I spent the next two days moving along the eastern edge of Wadi ‘Ubaidha, bivouacking at Haniya and Sufaij, first through “umm as sabkha” a large salt- crusted depression, now and then relieved by patches of sandy soil rich in camel thorn to which type of country it finally gives way. Two and three- quarter hours south of Kabit we passed two small hillocks presumably of basalt formation suggestive of cinder heaps with small jagged chunks strewn the neighbouring plain and another hill of the same kind when passing J. Faiya. Throughout Wadi ‘Ubaidha sweet water is found, and Janaba Badawi here breed good camels. Their living quarters are extremely primitive: an acacia thatch, horseshoe shaped and scarcely deserving the name of hut. It is placed usually under a spreading acacia, a freshwater-skins hang from a branch, basket of dates, suggestive of a rook’s nest, is suspended in the topmost branches out of reach of the camel. A woman, some young children, and a herd of young goats fill up the picture. The woman emerges veiled, not with proper “burqu’,” but with only her garment worn over her bead as a make shift, and in the absence of her man, to offer us water. Nowhere in South East Arabia did I see a camels’-hair tent. From time to time we passed a large hollow wood stack far from habitation. This is the Badu’s storehouse, called a “damus.” Here his winter supply of dates and fish are protected from camels and wild beasts. This he abandons days at a time, knowing that his neighbours will not touch it: the “damus” sacrosanct. In sandy country to the west the “damus” took the form of a hole in the sand covered with a turtle’s shell. Turtles are plentiful through out the ‘Oman coasts. Early morning starts were prevented by the routine of cleaning instruments, writing up records, and holding a sick parade, for I had equipped myself with a large supply of quinine and the simpler drugs, and the sick of every settlement met on the road came with their tales of woe.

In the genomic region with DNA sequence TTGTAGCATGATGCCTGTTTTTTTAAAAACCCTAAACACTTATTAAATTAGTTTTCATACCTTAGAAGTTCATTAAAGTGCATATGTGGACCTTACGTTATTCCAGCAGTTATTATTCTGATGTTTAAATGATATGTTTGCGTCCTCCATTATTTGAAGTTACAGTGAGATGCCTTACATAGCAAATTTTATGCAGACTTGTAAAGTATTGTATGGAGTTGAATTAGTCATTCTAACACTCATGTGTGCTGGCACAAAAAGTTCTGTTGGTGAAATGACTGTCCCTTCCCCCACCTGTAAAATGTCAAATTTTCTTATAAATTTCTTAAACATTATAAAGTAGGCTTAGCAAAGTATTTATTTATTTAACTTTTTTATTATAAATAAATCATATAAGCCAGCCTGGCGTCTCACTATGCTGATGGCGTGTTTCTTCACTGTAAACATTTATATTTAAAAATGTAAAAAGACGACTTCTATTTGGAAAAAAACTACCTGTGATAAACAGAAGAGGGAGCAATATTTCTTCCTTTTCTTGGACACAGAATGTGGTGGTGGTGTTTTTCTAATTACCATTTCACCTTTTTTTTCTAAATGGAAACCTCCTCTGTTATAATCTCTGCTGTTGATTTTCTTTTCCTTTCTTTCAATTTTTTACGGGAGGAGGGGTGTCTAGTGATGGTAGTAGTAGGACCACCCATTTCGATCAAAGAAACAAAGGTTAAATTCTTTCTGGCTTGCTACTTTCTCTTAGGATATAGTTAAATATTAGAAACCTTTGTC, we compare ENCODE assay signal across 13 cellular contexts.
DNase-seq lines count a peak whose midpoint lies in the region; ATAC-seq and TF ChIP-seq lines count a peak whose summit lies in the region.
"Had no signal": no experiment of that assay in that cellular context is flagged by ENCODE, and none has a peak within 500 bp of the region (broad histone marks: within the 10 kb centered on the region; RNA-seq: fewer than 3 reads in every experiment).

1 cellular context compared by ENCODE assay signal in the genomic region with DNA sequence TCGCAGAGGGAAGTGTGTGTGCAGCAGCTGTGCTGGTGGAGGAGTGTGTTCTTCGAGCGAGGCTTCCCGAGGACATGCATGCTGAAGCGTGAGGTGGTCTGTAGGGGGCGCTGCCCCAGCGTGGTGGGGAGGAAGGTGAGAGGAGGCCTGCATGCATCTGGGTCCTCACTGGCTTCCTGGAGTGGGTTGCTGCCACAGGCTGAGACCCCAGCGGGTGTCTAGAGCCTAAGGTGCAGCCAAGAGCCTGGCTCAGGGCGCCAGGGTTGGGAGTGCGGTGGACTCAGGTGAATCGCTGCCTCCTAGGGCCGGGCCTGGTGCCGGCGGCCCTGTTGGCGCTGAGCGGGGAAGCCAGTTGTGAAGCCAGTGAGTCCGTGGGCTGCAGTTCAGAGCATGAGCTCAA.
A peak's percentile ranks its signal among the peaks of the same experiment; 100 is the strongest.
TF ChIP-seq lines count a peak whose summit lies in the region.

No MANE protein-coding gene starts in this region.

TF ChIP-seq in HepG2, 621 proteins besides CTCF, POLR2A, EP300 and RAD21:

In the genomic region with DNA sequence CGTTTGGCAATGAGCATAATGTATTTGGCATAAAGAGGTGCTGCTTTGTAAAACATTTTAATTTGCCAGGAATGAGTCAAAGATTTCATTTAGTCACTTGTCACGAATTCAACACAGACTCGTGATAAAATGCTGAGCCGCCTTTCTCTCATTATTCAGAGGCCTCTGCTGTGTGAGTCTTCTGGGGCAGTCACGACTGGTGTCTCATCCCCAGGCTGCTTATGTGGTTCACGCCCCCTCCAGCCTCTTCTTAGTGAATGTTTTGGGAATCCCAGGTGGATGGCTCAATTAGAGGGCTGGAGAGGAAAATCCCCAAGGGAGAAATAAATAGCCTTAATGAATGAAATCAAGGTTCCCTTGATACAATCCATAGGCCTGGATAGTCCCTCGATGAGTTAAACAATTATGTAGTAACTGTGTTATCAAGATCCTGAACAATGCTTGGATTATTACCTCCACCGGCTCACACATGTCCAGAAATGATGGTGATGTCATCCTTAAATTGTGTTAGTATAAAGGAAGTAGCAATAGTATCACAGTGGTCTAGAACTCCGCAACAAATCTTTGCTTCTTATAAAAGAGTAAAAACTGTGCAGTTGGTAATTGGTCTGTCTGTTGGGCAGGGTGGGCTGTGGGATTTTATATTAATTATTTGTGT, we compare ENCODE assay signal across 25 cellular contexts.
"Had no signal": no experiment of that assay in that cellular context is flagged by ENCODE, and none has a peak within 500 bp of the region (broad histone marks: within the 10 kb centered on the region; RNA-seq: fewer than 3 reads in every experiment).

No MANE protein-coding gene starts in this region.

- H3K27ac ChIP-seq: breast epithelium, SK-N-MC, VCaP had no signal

Leaving the “ghaf” jungle where it ends at Sufaij, we struck towards the coast through scrub country......

 


Water well near our campsite

Grove of Ghaf (Prosopis Cineraria) trees, a typical view in the 'woodlands. Each grove cluster probably represent one ancient root system with sand captured between the roots building conical hills.